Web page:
OPD wants DUI case of Chinese motorist dismissed

Assistant public defender Heather M. Zona is asking the Superior Court to dismiss a traffic case of a Chinese national who was made to perform field sobriety tests and then arrested without being provided a translator—despite the man being unable to speak or understand English.

Zona said that Xiao Fei Gong, who speaks little to no English, did not understand any of the documents that the police made him sign.

Zona said the police gave Gong documents to sign and told him, “You sign, no problem. You sign, you go monkey house for a few hours, then we let you go.”

By failing to provide him with a competent interpreter, the police violated his due process rights, Zona said, as he did not understand the procedures and was unable to determine how to proceed or even to express himself.

Chang was charged last Oct. 9 with driving while under the influence of alcohol, failing to signal, reckless driving, and refusal to submit to a breath test. He was driving a yellow Camaro on Beach Road when the police stopped him and then arrested him.

Zona asserted that the court should suppress all testimony of four Department of Public Safety police officers involved in this case, plus any results, records, or observations as a result of any field sobriety tests, and any results, records or observations of any breathalyzer or blood alcohol tests.

She asked the court to dismiss the case with finality due to the violations of Gong’s constitutional rights by failing to provide him with a Mandarin interpreter.

All evidence must be suppressed, Zona said, because the stop was illegal as law enforcement had no warrant to stop, detain, or seize Gong.

She said police had no reasonable suspicion that Gong was engaged in criminal activity.

In his declaration in support of the motions, Gong said he does not speak or read English fluently.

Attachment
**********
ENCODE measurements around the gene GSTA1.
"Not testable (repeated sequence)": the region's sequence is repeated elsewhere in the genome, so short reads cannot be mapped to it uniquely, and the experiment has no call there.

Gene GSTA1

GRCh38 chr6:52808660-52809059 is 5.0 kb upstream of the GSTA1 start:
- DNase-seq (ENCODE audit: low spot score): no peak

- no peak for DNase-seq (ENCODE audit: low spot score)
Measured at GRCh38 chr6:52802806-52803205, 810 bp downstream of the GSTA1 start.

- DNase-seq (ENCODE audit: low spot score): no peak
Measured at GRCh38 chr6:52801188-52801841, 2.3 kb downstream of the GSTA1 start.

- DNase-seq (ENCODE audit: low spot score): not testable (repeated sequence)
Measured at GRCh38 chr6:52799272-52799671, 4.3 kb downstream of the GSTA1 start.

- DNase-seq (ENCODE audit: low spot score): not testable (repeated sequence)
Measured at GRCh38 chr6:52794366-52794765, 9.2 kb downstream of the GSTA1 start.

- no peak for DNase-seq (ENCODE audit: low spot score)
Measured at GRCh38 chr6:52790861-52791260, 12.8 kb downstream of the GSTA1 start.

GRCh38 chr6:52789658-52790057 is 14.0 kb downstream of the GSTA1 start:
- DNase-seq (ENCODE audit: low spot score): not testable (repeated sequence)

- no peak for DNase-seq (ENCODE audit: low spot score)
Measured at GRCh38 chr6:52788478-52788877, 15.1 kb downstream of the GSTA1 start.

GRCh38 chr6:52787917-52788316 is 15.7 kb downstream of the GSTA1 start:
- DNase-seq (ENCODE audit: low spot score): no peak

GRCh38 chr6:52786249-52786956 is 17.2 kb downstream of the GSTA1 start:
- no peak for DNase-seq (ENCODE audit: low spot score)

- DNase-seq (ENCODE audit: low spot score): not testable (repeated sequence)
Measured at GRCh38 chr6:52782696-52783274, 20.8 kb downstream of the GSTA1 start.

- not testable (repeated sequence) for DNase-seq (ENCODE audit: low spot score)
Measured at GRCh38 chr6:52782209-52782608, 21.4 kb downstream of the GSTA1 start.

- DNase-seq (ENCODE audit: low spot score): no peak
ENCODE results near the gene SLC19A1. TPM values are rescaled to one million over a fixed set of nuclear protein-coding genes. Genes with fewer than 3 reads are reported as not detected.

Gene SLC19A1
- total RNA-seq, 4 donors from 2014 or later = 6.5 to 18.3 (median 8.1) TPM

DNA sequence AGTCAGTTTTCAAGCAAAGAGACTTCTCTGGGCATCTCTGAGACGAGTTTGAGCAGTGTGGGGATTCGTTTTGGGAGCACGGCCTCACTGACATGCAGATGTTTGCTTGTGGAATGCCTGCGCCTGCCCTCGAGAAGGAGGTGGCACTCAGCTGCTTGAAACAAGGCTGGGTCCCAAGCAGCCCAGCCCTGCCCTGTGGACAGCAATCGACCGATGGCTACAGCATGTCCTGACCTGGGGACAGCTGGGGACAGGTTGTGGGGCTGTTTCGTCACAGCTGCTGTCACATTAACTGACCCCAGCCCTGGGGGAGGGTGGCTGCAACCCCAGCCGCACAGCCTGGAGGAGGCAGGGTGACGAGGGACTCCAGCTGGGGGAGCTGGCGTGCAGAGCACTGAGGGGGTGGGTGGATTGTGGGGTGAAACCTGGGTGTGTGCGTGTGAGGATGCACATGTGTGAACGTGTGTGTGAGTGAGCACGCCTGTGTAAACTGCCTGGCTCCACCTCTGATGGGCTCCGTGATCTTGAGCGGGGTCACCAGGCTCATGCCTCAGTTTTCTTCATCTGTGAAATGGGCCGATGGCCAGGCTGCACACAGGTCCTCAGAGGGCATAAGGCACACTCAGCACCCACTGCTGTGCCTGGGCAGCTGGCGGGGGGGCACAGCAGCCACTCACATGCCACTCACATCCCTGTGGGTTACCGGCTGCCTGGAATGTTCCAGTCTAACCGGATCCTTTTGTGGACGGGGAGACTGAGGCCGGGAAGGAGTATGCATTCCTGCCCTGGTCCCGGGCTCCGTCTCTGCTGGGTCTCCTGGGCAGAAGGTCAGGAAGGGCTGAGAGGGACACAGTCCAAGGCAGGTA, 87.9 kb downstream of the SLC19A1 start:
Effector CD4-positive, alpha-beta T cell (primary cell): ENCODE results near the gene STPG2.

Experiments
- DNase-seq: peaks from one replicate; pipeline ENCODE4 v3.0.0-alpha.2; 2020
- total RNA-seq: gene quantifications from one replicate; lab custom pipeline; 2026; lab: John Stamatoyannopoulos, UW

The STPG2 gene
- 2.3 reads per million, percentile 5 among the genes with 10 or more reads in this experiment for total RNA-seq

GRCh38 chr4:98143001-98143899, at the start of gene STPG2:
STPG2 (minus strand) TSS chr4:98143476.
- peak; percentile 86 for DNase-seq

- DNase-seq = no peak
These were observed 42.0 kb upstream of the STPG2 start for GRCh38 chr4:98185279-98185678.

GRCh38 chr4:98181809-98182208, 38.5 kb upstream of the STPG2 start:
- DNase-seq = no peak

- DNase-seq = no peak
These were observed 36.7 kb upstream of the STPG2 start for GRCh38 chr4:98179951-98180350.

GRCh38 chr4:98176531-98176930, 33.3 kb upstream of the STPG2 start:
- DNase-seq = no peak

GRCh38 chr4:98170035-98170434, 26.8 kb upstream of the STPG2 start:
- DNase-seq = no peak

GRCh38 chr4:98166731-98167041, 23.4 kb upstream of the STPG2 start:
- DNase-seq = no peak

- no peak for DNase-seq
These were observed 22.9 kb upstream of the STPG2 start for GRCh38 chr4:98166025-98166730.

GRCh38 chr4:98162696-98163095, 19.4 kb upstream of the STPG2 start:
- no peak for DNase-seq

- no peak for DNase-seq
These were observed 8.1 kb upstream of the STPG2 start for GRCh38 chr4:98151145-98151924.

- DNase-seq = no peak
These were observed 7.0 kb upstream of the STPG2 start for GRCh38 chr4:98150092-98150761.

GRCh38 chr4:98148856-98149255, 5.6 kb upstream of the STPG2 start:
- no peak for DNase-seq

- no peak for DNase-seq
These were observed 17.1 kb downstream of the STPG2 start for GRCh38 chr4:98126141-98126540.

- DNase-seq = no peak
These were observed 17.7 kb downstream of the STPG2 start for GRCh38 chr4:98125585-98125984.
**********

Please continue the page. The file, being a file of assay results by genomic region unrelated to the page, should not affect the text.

Gong said he is able to speak very limited English sentences for hotel arrangements and to purchase items.

He said that, on Oct. 9, 2018, a police car honked at him so he changed lanes. He thought the police were honking at him to get him to change lanes as the car could pass him. He put his signal on to indicate he was changing lanes. Then he pulled over to stop for the police when he saw the police lights.

The police did not ask him for his driver’s license until he got to the police office.

Gong said he was not provided a translator at the time the police contacted him, pulled him over, detained him, and arrested him.

He said no one spoke to him in Mandarin.

Ferdie De La Torre | Reporter
Ferdie Ponce de la Torre is a veteran journalist who has covered all news beats in the CNMI. Born in Lilo-an, Cebu City in the Philippines, De la Torre graduated from the University of Santo Tomas with a bachelor’s degree in journalism. He is a recipient of many commendations and awards, including the CNMI Judiciary’s prestigious Justice Award for his over 10 years of reporting on the judiciary’s proceedings and decisions. Contact him at ferdie_delatorre@saipantribune.com

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